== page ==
Wind turbines as seen from Crosby Beach, in the north west of England.
William Ian Moran | Moment | Getty Images
The U.K. government will target an emissions cut of at least 68% by the year 2030, compared to 1990 levels, under plans announced Thursday.
The new goal to reduce greenhouse gas emissions comes before a Climate Ambition Summit on Dec. 12 which the U.K. will co-host.
In a statement, the U.K.’s Prime Minister Boris Johnson described the new target as “ambitious,” while Business and Energy Secretary Alok Sharma said it reflected “the urgency and scale of the challenge our planet faces.”
The target is known as a Nationally Determined Contribution, or NDC, under 2015’s Paris Agreement on climate change. NDCs are an integral part of the agreement, which aims to keep global warming “well below” 2 degrees Celsius (35.6 degrees Fahrenheit) above pre-industrial levels, and “pursue efforts” to limit the temperature rise to 1.5 degrees Celsius.
Previously, the U.K. had aimed for an NDC of 53%. International aviation and shipping are not included in the target.
Ambition, but work to be done
Among those reacting to the government’s new target was John Sauven, Greenpeace UK’s executive director. “The Prime Minister is right to have set one of the most ambitious climate targets in the world,” he said.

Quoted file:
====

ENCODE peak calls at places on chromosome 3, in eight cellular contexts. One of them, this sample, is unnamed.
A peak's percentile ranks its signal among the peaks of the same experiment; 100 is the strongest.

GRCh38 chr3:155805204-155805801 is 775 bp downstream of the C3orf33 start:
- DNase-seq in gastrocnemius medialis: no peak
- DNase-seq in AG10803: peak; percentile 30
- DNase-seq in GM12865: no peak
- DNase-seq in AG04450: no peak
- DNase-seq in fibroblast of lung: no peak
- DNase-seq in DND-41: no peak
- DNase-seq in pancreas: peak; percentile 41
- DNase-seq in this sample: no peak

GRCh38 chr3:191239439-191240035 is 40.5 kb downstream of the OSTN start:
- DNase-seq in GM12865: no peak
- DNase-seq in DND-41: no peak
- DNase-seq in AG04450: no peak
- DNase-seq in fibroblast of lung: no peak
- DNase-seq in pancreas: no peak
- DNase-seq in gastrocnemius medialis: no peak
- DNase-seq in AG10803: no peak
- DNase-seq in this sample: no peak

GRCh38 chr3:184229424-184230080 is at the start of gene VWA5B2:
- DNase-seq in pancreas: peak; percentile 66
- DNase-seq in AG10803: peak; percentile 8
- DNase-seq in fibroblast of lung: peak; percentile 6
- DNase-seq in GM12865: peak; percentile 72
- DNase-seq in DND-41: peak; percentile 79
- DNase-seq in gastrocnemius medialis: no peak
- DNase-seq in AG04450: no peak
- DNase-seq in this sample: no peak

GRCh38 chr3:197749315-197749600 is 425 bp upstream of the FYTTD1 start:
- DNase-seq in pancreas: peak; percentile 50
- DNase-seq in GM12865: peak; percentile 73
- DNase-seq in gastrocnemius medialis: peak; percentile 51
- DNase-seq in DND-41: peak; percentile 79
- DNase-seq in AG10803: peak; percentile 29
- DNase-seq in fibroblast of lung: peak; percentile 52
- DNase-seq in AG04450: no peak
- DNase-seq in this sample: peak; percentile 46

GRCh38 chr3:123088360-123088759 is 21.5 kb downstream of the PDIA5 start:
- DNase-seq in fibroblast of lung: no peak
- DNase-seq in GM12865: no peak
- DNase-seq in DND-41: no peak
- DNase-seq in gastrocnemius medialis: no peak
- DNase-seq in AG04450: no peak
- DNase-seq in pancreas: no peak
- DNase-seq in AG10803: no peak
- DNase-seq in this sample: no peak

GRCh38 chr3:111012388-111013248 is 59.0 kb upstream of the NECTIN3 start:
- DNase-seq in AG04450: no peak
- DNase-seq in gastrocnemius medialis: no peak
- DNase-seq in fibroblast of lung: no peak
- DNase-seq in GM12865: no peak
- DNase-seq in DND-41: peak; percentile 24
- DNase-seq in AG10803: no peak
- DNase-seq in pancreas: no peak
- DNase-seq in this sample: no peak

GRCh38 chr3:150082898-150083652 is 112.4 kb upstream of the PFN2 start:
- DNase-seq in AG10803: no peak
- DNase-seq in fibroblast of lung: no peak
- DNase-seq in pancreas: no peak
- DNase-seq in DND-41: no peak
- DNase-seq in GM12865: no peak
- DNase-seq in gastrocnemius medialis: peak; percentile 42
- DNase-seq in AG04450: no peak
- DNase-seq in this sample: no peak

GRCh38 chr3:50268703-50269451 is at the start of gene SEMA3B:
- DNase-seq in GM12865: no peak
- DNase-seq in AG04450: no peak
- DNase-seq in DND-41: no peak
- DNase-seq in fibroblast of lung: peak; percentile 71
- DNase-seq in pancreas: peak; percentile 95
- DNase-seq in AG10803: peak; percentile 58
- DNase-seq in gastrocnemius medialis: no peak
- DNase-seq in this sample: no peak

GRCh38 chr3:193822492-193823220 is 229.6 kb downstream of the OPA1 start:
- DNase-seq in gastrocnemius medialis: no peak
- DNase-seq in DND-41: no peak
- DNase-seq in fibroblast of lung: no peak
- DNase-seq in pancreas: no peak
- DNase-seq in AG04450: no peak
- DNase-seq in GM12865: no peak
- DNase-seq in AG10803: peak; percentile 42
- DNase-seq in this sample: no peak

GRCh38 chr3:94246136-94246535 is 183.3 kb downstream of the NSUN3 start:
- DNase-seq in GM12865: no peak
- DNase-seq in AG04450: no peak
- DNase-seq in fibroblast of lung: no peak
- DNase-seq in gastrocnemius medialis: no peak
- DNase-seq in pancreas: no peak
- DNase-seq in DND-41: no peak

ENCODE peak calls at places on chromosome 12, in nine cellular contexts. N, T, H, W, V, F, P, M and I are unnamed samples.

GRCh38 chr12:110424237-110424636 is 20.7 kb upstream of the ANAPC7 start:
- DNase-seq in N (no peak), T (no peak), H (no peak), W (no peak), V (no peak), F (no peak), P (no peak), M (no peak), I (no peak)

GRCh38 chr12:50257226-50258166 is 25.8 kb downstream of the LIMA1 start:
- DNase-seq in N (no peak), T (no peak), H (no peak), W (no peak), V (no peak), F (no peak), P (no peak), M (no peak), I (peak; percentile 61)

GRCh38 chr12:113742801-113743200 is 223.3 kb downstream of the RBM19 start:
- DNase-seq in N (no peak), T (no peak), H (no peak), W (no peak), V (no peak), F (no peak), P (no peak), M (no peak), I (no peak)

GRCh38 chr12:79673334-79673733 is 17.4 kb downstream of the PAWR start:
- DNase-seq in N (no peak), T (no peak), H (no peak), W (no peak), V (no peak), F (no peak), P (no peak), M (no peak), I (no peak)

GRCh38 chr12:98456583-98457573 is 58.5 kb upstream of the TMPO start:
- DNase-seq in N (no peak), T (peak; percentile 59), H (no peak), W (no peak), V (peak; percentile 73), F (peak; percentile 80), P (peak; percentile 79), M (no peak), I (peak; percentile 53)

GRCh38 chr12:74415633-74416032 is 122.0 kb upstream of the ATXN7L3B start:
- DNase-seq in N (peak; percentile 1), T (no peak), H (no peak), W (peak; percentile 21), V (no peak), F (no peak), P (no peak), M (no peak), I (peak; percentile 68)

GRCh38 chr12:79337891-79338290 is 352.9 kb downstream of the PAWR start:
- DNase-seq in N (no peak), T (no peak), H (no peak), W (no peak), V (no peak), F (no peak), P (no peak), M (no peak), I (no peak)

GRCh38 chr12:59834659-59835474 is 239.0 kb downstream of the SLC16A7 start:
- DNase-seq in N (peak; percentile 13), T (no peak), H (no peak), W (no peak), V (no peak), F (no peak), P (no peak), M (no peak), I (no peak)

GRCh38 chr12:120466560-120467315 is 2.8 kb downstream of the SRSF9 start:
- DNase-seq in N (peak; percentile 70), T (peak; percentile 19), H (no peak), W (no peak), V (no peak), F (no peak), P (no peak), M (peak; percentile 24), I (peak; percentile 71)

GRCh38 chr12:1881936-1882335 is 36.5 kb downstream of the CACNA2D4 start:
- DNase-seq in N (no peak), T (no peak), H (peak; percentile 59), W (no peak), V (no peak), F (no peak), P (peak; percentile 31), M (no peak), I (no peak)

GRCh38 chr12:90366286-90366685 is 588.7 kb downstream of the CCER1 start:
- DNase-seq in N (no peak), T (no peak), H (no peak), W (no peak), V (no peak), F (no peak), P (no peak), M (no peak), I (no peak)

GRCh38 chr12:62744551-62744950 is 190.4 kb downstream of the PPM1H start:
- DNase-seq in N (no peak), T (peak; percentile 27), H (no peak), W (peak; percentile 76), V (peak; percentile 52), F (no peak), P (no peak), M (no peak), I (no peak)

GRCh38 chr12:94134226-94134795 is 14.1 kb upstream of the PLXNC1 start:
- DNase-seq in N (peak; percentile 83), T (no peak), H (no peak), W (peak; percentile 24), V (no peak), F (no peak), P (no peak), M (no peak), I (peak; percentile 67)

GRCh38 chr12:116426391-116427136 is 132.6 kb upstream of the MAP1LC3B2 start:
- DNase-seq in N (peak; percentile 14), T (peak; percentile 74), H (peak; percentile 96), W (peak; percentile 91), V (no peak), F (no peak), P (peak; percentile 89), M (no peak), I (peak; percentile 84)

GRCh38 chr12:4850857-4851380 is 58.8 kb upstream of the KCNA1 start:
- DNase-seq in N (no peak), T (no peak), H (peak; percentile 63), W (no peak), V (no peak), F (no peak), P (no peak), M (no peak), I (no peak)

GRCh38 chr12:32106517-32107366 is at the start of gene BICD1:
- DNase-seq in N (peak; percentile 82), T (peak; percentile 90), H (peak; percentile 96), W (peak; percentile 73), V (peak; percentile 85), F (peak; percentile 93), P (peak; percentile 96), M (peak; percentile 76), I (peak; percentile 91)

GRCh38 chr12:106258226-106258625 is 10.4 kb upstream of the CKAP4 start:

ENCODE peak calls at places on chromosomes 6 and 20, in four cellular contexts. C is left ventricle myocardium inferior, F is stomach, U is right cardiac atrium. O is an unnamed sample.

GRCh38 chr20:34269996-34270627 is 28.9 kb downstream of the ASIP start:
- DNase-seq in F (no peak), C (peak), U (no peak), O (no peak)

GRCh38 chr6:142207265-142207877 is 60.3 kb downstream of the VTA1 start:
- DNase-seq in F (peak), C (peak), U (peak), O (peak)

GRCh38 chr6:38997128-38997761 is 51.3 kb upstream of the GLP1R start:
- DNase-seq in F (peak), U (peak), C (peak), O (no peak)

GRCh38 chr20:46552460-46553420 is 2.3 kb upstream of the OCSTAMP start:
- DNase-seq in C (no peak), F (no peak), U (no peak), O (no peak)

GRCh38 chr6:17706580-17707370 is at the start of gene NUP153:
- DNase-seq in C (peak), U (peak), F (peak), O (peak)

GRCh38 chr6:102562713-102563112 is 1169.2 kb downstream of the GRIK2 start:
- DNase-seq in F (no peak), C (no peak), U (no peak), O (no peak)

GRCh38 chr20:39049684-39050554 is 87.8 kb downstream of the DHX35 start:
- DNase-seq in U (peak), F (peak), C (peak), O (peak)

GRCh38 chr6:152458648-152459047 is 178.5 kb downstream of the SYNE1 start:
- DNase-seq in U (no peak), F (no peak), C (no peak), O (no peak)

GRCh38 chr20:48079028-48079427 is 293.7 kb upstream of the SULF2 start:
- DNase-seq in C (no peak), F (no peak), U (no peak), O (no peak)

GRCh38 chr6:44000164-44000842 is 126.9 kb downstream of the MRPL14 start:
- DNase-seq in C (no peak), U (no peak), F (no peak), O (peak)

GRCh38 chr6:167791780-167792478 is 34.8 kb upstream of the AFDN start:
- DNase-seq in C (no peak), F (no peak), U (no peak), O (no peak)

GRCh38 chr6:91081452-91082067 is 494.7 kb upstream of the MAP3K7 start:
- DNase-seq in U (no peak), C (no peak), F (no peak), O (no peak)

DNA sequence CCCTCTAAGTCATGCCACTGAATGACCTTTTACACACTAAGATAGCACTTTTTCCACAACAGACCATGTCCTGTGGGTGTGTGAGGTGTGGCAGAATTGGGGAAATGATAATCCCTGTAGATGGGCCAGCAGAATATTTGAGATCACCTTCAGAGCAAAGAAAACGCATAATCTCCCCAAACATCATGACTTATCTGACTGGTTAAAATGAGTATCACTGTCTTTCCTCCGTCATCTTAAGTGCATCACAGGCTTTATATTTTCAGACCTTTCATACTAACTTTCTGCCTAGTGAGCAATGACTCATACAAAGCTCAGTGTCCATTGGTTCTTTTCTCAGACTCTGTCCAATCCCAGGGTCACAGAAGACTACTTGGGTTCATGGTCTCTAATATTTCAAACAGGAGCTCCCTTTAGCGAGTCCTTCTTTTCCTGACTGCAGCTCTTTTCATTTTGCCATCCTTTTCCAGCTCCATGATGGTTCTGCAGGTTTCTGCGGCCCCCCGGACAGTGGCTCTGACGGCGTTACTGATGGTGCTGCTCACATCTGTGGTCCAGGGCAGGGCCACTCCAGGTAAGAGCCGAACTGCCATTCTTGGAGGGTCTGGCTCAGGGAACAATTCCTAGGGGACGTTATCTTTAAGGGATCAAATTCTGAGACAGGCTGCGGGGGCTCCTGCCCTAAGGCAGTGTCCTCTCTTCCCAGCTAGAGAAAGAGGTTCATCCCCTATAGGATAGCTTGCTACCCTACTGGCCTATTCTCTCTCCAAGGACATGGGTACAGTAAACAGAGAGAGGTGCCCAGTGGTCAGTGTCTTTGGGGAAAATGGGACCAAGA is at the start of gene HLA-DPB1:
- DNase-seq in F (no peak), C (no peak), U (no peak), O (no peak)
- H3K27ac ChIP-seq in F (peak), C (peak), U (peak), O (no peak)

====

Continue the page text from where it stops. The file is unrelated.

“But given the urgency of the climate crisis and the rapid advances in zero carbon solutions, ambition can be pushed even higher over the next decade,” he added. “The government must now increase the action needed to cut emissions from our homes, roads, farms and power sources in the UK.”
This week’s announcement comes as the U.K. gears up to host the COP26 climate summit in Glasgow, Scotland next year. Originally planned for 2020, the conference was postponed until November 2021 because of the coronavirus pandemic.
Martin Harper, conservation director at the Royal Society for the Protection of Birds, welcomed the new target, adding that it would “enhance the UK’s leadership credentials in the run up (to) the crucial climate talks next year.”
“But climate change science suggests we need to go further and faster, in particular by investing in protecting and restoring habitats such as our peatlands which are so important for locking up carbon,” he added.
Elsewhere, Ed Matthew, COP26 co-director for The Climate Coalition, a group focused on tackling climate change, said: “It is notable that the UK has set a 2030 target which is a step up in ambition and in line with its legal duty to achieve net-zero emissions by 2050.”
Matthew went on to describe this as “important progress but not sufficient.”
“A more ambitious cut is both feasible and necessary to keep us safe and reflect our massive historic carbon emissions,” he added. “We must remember too that the climate will not respond to targets, it will respond to carbon cuts. It is action that counts.”